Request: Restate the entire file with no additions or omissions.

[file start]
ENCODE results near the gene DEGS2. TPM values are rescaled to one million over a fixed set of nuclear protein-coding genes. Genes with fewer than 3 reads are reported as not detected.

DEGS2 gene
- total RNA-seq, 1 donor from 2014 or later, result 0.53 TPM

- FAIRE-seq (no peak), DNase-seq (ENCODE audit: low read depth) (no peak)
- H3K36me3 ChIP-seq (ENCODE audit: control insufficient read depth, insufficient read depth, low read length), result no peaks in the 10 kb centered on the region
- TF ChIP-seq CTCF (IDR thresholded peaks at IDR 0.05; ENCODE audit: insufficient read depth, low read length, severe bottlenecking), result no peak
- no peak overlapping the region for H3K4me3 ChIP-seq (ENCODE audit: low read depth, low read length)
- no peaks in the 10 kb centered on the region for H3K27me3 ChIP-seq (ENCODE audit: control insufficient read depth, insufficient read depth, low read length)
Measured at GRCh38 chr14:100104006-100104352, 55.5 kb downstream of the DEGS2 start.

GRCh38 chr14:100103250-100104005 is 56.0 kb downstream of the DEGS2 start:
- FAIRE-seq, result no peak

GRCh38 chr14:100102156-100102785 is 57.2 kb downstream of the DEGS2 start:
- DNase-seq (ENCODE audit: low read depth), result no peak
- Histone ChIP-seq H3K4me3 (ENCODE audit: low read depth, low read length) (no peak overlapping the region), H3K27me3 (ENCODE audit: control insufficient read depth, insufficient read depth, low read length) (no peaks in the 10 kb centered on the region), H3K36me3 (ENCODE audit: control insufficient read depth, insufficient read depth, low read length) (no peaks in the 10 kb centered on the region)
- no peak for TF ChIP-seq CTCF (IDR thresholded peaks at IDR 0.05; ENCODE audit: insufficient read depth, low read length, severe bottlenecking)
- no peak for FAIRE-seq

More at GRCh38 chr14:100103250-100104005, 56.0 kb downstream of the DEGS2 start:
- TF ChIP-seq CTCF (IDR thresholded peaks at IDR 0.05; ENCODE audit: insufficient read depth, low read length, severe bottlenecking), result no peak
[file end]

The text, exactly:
ENCODE results near the gene DEGS2. TPM values are rescaled to one million over a fixed set of nuclear protein-coding genes. Genes with fewer than 3 reads are reported as not detected.

DEGS2 gene
- total RNA-seq, 1 donor from 2014 or later, result 0.53 TPM

- FAIRE-seq (no peak), DNase-seq (ENCODE audit: low read depth) (no peak)
- H3K36me3 ChIP-seq (ENCODE audit: control insufficient read depth, insufficient read depth, low read length), result no peaks in the 10 kb centered on the region
- TF ChIP-seq CTCF (IDR thresholded peaks at IDR 0.05; ENCODE audit: insufficient read depth, low read length, severe bottlenecking), result no peak
- no peak overlapping the region for H3K4me3 ChIP-seq (ENCODE audit: low read depth, low read length)
- no peaks in the 10 kb centered on the region for H3K27me3 ChIP-seq (ENCODE audit: control insufficient read depth, insufficient read depth, low read length)
Measured at GRCh38 chr14:100104006-100104352, 55.5 kb downstream of the DEGS2 start.

GRCh38 chr14:100103250-100104005 is 56.0 kb downstream of the DEGS2 start:
- FAIRE-seq, result no peak

GRCh38 chr14:100102156-100102785 is 57.2 kb downstream of the DEGS2 start:
- DNase-seq (ENCODE audit: low read depth), result no peak
- Histone ChIP-seq H3K4me3 (ENCODE audit: low read depth, low read length) (no peak overlapping the region), H3K27me3 (ENCODE audit: control insufficient read depth, insufficient read depth, low read length) (no peaks in the 10 kb centered on the region), H3K36me3 (ENCODE audit: control insufficient read depth, insufficient read depth, low read length) (no peaks in the 10 kb centered on the region)
- no peak for TF ChIP-seq CTCF (IDR thresholded peaks at IDR 0.05; ENCODE audit: insufficient read depth, low read length, severe bottlenecking)
- no peak for FAIRE-seq

More at GRCh38 chr14:100103250-100104005, 56.0 kb downstream of the DEGS2 start:
- TF ChIP-seq CTCF (IDR thresholded peaks at IDR 0.05; ENCODE audit: insufficient read depth, low read length, severe bottlenecking), result no peak